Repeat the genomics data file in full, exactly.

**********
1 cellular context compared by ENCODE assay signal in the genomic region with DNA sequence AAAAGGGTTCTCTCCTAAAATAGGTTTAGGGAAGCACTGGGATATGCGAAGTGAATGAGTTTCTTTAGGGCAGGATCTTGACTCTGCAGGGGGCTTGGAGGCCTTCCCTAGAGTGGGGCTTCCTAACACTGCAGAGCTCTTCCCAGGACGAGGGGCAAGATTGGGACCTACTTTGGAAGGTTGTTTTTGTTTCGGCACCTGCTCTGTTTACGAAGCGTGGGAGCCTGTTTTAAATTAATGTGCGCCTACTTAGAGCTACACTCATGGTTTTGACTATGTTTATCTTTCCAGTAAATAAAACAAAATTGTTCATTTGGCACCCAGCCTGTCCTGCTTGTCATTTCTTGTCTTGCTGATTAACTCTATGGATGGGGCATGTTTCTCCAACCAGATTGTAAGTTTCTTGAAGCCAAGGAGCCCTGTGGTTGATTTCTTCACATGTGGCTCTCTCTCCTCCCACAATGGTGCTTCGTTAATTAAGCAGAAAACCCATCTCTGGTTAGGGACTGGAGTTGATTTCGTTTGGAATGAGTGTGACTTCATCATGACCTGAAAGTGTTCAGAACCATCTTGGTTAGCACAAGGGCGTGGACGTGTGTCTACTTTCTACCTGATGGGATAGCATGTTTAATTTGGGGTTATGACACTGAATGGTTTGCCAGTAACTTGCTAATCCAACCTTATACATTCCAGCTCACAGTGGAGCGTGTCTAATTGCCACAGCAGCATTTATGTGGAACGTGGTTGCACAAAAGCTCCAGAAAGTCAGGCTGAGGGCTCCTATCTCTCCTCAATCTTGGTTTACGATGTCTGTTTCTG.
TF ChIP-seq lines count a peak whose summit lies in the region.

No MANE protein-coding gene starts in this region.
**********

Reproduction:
1 cellular context compared by ENCODE assay signal in the genomic region with DNA sequence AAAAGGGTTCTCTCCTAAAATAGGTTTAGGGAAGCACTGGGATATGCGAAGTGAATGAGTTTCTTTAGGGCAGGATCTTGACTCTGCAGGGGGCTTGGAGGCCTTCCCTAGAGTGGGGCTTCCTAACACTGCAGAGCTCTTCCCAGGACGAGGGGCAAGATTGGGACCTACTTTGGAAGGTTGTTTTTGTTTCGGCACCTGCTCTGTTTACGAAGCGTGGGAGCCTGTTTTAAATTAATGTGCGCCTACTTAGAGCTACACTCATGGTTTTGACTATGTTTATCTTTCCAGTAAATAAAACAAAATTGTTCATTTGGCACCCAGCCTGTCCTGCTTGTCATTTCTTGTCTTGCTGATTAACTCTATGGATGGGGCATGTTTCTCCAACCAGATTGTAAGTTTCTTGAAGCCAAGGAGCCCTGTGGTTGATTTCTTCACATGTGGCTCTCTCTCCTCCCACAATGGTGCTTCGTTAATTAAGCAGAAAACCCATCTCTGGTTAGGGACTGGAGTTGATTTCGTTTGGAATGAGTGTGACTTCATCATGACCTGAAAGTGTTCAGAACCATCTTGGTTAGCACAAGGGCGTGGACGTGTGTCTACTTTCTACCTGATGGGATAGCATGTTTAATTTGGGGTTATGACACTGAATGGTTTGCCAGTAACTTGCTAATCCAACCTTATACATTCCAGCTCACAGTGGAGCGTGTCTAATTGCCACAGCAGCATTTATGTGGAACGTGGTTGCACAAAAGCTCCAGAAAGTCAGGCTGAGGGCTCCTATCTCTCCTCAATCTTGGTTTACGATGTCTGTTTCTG.
TF ChIP-seq lines count a peak whose summit lies in the region.

No MANE protein-coding gene starts in this region.